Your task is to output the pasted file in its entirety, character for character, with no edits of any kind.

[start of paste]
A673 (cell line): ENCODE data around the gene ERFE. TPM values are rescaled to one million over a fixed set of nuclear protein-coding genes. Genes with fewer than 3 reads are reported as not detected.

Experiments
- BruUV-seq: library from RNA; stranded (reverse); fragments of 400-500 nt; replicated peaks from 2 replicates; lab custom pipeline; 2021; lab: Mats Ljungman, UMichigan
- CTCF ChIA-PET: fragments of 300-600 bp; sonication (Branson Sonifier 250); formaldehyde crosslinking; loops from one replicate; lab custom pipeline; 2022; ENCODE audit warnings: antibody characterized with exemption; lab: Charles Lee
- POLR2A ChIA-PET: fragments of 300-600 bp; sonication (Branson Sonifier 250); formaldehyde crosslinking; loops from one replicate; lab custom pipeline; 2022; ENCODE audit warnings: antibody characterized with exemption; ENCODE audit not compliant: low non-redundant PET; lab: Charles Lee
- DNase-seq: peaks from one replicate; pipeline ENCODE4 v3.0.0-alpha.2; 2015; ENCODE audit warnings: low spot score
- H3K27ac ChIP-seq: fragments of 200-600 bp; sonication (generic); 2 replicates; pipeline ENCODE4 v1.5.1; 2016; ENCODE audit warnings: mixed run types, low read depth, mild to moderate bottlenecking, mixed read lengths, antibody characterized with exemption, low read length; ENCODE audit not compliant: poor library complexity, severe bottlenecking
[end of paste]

A673 (cell line): ENCODE data around the gene ERFE. TPM values are rescaled to one million over a fixed set of nuclear protein-coding genes. Genes with fewer than 3 reads are reported as not detected.

Experiments
- BruUV-seq: library from RNA; stranded (reverse); fragments of 400-500 nt; replicated peaks from 2 replicates; lab custom pipeline; 2021; lab: Mats Ljungman, UMichigan
- CTCF ChIA-PET: fragments of 300-600 bp; sonication (Branson Sonifier 250); formaldehyde crosslinking; loops from one replicate; lab custom pipeline; 2022; ENCODE audit warnings: antibody characterized with exemption; lab: Charles Lee
- POLR2A ChIA-PET: fragments of 300-600 bp; sonication (Branson Sonifier 250); formaldehyde crosslinking; loops from one replicate; lab custom pipeline; 2022; ENCODE audit warnings: antibody characterized with exemption; ENCODE audit not compliant: low non-redundant PET; lab: Charles Lee
- DNase-seq: peaks from one replicate; pipeline ENCODE4 v3.0.0-alpha.2; 2015; ENCODE audit warnings: low spot score
- H3K27ac ChIP-seq: fragments of 200-600 bp; sonication (generic); 2 replicates; pipeline ENCODE4 v1.5.1; 2016; ENCODE audit warnings: mixed run types, low read depth, mild to moderate bottlenecking, mixed read lengths, antibody characterized with exemption, low read length; ENCODE audit not compliant: poor library complexity, severe bottlenecking